There are several easy and inexpensive ways to increase a water heater’s operating efficiency and longevity. Some things—adding insulation and setting the temperature—have to be done only once. Others, such as flushing the tank and checking the anode rod, should be done annually.
The benefits of caring for your water heater are clear. Setting the thermostats to 120 degrees F. will save energy and reduces the chance for scalding. Flushing sediment from the tank improves efficiency and longevity. And making sure a viable anode rod hangs in the tank will help prevent its inside from rusting out. A used-up rod is far cheaper to replace than a new heater.
Shut off the power or gas and the cold-water supply valve. Open the nearest hot water spigot. Place a bucket under the pipe connected to the temperature-pressure-release (TPR) valve on the top or side of the tank. (This valve opens if the tank pressure gets too high.) Lift the valve’s tab to let some water out, then let go. If water keeps flowing, drain the tank partway, unscrew the old valve with a pipe wrench, and install a new one.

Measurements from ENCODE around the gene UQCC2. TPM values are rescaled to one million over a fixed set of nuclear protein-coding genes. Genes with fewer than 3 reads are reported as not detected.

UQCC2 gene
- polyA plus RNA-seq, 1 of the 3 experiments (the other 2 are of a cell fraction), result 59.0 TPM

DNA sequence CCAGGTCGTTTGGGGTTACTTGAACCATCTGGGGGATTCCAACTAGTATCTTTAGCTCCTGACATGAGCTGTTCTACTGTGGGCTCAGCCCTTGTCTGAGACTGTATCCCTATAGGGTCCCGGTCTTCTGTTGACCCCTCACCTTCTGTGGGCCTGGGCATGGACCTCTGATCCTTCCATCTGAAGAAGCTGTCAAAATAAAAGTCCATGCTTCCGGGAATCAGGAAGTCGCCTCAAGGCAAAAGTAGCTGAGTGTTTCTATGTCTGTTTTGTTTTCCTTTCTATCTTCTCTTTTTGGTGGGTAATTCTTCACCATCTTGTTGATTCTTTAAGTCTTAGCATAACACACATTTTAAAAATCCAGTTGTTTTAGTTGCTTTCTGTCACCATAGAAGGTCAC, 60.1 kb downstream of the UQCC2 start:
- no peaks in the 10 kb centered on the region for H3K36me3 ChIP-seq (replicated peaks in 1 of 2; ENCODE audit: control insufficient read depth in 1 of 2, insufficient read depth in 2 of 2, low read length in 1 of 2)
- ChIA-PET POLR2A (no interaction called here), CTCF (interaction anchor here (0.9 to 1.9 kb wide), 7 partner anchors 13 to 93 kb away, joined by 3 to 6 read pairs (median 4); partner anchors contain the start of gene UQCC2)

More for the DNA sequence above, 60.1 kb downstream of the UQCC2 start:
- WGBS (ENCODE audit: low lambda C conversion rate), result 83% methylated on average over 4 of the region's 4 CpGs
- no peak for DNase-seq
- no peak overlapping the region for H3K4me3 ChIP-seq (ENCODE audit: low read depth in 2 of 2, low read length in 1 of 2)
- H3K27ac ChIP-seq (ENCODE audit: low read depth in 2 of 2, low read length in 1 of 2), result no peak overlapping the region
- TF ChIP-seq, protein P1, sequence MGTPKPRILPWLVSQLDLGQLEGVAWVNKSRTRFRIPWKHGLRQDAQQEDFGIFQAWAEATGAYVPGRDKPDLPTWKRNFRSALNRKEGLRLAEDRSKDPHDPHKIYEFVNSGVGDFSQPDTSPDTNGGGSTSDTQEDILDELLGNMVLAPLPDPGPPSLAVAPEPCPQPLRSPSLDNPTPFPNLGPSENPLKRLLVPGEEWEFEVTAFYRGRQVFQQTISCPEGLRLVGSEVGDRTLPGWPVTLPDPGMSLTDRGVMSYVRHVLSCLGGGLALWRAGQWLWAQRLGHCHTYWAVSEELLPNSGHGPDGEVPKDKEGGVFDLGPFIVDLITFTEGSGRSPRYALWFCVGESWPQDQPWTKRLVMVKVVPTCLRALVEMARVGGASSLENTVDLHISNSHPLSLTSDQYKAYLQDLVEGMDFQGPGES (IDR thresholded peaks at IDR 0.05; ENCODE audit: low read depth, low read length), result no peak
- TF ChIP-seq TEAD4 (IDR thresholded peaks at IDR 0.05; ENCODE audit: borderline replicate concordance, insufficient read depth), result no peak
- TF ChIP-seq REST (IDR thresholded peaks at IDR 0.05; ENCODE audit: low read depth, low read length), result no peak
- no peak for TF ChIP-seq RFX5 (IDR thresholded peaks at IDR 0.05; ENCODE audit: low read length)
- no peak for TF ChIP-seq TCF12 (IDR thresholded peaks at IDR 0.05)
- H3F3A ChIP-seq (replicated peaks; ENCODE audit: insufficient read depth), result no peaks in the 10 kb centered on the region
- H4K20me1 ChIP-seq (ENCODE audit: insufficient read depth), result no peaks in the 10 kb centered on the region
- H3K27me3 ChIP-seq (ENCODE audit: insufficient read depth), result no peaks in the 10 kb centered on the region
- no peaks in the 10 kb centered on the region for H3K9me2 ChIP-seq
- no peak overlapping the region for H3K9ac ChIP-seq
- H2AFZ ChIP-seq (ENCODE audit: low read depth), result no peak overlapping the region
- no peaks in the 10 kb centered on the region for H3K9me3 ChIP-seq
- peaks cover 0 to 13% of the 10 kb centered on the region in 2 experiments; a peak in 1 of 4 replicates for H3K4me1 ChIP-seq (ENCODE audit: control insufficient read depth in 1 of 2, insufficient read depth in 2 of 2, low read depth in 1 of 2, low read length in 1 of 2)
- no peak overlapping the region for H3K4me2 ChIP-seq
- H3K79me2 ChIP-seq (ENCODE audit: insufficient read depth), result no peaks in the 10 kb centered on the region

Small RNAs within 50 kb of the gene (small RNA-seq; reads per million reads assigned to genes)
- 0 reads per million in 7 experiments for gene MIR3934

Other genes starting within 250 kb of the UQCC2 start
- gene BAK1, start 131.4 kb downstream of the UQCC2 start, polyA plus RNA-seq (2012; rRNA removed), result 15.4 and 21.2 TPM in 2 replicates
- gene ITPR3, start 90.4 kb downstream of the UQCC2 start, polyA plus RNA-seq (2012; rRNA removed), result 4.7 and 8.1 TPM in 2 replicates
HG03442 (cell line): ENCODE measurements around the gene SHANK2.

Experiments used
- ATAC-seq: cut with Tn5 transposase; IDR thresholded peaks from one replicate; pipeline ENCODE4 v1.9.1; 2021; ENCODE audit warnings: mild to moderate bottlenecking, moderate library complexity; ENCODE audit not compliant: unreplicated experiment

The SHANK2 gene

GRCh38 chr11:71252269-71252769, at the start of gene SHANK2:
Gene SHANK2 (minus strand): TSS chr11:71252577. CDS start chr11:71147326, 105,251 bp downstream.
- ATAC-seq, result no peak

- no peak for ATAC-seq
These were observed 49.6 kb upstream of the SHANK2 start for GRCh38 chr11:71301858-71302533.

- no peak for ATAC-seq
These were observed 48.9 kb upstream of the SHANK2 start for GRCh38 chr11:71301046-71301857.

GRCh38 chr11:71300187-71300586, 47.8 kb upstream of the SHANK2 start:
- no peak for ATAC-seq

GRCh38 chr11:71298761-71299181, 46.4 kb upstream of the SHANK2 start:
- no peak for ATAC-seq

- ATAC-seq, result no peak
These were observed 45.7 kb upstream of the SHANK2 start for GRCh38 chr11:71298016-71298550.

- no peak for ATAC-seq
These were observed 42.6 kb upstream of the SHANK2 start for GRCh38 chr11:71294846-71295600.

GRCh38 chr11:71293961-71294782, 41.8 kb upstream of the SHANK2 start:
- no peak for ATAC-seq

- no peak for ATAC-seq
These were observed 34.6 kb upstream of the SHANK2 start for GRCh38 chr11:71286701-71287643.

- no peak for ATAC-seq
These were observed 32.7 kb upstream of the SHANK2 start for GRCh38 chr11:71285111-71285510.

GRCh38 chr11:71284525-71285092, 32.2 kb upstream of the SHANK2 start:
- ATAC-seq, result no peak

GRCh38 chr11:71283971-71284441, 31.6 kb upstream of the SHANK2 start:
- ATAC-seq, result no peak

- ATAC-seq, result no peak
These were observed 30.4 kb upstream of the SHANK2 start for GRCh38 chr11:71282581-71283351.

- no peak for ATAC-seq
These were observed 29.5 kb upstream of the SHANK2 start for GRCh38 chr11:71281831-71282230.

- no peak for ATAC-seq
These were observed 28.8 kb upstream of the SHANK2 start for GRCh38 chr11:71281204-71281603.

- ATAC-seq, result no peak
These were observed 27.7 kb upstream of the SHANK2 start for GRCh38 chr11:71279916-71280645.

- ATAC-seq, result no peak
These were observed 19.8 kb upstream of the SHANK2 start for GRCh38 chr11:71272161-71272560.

Put a hose to the tank’s drain cock and let out a few gallons of water. Now fit a 1 1/16-inch socket onto the rod’s hex head on top of the heater (or under its top plate) and unscrew the rod. If it’s less than ½ inch thick or coated with calcium, buy a new one, wrap its threads with Teflon tape, put it back in the tank, and tighten securely. Use the segmented rod if headroom above the tank is limited.
Drain the remaining water in the tank into a bucket or outside, and then stir up the sediment on the tank’s bottom by briefly opening the cold-water supply valve. Drain and repeat until clean water comes out of the hose. Close the drain cock, refill the tank, and turn its power back on.